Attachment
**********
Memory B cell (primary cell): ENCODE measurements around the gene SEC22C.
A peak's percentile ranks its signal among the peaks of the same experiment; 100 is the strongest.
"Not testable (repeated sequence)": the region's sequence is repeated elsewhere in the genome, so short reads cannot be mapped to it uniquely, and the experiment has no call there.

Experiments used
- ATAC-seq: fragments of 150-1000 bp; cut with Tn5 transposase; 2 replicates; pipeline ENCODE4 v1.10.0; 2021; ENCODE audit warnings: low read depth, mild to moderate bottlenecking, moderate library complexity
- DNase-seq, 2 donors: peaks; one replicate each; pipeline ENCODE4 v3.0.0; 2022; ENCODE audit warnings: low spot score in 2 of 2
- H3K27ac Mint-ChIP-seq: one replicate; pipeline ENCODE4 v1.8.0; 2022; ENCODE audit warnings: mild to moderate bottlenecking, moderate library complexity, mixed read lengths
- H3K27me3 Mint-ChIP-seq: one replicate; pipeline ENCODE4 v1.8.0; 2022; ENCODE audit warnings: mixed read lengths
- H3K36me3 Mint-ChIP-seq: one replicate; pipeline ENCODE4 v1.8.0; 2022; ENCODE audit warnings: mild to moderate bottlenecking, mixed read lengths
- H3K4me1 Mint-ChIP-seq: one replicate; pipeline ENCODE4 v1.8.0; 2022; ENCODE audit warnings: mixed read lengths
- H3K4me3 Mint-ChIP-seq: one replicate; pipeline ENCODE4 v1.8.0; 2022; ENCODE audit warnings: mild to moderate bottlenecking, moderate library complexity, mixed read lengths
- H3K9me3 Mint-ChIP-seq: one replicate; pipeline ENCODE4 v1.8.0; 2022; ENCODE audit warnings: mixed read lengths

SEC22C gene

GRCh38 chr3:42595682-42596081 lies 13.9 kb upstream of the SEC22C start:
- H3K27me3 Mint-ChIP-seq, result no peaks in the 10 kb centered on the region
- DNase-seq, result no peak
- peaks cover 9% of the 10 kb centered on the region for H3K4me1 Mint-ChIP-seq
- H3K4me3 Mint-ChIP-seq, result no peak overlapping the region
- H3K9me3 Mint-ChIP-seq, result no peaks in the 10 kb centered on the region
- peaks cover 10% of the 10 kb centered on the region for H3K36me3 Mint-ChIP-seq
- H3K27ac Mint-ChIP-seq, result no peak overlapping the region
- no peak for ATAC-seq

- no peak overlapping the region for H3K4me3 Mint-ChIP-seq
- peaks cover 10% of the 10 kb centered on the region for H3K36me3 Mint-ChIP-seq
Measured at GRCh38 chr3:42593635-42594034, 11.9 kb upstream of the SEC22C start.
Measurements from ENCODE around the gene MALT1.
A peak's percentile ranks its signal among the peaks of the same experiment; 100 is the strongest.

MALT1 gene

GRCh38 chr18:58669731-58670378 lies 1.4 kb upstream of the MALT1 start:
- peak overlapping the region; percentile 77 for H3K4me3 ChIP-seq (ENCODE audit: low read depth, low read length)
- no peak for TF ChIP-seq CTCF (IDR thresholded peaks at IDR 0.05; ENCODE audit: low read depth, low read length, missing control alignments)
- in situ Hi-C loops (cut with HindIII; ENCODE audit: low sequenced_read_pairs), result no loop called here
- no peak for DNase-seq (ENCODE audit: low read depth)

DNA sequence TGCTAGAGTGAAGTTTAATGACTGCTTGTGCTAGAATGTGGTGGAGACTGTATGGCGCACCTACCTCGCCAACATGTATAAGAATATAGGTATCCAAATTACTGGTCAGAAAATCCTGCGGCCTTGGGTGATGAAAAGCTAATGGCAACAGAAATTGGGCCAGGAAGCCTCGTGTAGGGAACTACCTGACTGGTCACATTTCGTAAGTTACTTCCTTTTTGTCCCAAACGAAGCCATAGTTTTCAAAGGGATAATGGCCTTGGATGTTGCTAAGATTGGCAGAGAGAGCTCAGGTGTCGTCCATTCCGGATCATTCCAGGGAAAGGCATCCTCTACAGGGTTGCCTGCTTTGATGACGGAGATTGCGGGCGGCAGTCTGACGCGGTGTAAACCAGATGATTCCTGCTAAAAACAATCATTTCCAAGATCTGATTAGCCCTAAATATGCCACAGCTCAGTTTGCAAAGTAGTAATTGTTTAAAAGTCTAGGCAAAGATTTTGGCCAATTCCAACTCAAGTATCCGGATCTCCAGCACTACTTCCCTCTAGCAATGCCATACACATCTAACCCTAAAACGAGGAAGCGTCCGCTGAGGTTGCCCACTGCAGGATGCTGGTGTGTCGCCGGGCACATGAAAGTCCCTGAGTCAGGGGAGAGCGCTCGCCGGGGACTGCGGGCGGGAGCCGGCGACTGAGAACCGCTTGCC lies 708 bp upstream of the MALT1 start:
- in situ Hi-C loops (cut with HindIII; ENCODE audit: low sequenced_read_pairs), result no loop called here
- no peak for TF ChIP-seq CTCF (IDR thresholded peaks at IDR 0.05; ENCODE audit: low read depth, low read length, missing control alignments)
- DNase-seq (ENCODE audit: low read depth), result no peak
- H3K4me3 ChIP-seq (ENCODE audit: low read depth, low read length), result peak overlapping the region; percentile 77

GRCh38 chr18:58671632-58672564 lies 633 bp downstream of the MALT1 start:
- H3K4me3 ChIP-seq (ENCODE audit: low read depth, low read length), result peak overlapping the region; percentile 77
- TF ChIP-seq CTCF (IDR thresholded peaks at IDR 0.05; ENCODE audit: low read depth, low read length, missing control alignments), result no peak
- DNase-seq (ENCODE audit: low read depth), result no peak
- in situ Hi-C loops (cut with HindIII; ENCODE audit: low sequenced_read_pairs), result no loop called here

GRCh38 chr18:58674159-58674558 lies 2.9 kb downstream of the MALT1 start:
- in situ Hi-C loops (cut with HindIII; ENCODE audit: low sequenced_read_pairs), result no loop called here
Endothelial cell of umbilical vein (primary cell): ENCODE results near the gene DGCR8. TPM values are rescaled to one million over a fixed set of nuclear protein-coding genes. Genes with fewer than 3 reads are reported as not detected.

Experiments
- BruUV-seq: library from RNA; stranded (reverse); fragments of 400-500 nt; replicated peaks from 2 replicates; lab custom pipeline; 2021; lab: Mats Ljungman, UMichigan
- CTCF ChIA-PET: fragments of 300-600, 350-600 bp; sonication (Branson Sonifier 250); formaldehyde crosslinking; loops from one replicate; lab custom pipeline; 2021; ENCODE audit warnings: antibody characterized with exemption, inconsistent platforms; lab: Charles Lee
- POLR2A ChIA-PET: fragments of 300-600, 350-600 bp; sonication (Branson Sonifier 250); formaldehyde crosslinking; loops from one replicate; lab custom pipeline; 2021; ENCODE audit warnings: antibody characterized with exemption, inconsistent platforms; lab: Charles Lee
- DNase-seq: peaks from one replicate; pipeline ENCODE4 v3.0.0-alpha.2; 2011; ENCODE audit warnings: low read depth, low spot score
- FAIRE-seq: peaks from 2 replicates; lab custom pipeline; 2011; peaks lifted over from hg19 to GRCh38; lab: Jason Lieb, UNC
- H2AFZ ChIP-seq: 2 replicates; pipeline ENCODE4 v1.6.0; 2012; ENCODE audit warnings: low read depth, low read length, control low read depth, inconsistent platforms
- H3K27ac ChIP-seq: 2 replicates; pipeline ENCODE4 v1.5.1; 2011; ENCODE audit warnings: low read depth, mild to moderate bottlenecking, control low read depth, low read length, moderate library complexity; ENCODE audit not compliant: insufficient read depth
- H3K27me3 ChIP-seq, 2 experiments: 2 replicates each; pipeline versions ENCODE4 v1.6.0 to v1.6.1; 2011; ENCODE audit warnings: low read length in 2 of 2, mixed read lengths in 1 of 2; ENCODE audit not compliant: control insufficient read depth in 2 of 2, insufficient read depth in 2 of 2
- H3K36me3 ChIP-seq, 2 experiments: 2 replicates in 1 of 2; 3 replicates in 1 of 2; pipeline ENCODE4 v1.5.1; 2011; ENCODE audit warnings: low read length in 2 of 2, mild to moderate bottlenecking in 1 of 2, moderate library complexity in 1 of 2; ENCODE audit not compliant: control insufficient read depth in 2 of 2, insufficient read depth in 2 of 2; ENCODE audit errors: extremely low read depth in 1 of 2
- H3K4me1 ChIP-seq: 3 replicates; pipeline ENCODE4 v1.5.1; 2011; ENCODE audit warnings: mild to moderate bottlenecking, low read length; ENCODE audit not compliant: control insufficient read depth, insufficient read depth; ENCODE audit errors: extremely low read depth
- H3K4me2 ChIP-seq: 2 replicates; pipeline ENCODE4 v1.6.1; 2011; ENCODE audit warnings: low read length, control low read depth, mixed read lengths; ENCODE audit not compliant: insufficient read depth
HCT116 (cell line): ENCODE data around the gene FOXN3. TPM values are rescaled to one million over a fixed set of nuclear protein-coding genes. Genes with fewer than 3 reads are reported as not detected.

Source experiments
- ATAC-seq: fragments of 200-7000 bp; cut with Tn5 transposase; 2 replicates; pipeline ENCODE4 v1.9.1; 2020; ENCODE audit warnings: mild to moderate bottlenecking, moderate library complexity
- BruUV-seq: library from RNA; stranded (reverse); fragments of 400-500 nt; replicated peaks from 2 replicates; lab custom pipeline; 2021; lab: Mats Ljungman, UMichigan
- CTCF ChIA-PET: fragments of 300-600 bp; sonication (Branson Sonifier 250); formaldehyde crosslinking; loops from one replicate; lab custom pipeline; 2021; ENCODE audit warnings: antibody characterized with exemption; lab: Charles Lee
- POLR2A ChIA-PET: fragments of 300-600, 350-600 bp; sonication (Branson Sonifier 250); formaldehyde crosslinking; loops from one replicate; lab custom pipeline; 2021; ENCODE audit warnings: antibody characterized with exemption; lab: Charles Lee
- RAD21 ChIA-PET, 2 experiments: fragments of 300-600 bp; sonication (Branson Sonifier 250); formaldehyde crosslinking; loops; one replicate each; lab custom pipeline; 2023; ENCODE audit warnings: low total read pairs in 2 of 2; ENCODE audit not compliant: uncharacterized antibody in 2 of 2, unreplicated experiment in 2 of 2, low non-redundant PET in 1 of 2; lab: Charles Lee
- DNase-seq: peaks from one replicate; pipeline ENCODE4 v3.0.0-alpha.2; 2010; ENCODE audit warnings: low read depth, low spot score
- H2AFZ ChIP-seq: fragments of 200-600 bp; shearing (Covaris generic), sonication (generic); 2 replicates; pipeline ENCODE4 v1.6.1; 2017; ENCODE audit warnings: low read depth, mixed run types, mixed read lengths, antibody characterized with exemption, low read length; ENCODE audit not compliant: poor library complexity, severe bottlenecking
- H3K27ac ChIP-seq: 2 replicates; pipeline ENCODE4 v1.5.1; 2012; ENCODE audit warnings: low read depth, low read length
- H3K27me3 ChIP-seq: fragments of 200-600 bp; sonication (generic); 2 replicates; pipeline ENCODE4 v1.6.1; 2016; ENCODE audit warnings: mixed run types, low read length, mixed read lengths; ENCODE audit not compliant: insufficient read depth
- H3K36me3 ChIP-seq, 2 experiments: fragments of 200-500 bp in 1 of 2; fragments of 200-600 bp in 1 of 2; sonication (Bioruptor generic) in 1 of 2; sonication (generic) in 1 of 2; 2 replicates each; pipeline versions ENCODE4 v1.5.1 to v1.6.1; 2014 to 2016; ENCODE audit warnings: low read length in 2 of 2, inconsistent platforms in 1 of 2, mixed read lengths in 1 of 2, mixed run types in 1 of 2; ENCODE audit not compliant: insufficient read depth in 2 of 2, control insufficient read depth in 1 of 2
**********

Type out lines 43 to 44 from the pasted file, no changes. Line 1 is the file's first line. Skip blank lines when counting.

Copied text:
- in situ Hi-C loops (cut with HindIII; ENCODE audit: low sequenced_read_pairs), result no loop called here

GRCh38 chr18:58674159-58674558 lies 2.9 kb downstream of the MALT1 start: